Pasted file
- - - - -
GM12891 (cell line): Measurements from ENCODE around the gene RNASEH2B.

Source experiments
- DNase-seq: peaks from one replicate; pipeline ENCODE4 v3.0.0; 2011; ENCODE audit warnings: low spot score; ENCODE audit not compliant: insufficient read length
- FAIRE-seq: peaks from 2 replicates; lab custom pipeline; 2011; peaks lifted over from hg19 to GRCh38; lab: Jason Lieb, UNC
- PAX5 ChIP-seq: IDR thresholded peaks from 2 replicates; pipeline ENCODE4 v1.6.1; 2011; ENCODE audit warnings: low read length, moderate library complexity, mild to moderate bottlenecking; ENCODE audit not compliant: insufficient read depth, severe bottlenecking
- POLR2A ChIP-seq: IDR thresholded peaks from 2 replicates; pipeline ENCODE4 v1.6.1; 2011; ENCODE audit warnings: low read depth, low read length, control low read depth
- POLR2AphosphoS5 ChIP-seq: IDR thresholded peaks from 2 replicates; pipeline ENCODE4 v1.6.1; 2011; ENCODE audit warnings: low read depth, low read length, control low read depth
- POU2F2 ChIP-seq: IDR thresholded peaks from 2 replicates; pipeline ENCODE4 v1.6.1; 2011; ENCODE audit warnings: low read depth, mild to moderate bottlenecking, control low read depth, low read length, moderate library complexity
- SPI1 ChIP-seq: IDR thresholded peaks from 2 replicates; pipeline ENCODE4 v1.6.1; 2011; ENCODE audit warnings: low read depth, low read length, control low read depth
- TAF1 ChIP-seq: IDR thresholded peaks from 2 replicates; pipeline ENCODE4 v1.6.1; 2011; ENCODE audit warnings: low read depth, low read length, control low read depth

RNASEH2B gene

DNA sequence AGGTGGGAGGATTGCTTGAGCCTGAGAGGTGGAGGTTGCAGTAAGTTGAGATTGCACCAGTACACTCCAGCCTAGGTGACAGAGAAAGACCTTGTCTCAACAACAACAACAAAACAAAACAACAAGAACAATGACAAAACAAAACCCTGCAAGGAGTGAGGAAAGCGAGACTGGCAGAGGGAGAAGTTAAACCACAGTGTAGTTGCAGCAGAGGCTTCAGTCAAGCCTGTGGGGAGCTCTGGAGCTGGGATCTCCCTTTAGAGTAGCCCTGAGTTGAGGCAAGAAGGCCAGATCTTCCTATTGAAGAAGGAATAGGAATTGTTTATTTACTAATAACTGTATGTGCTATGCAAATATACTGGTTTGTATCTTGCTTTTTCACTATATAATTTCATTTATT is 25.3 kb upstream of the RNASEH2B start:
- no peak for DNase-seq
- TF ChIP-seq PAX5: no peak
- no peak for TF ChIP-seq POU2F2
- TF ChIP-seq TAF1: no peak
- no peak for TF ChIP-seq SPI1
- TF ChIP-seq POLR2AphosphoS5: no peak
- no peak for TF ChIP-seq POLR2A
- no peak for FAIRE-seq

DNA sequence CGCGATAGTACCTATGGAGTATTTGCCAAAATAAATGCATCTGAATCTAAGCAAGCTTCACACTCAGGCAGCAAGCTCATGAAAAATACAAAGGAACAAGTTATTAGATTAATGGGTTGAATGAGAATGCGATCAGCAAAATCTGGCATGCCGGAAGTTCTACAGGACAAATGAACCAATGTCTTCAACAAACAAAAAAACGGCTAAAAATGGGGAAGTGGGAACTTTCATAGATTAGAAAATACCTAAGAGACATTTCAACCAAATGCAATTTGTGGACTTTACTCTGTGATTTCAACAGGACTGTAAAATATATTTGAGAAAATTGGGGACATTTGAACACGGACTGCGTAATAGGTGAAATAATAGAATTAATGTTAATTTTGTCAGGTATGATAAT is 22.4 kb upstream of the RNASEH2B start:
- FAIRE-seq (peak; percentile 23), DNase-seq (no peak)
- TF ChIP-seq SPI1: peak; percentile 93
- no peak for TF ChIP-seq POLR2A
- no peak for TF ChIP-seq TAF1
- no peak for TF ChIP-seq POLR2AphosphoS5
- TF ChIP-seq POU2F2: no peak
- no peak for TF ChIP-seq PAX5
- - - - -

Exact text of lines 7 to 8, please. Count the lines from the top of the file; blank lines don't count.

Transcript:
- POLR2AphosphoS5 ChIP-seq: IDR thresholded peaks from 2 replicates; pipeline ENCODE4 v1.6.1; 2011; ENCODE audit warnings: low read depth, low read length, control low read depth
- POU2F2 ChIP-seq: IDR thresholded peaks from 2 replicates; pipeline ENCODE4 v1.6.1; 2011; ENCODE audit warnings: low read depth, mild to moderate bottlenecking, control low read depth, low read length, moderate library complexity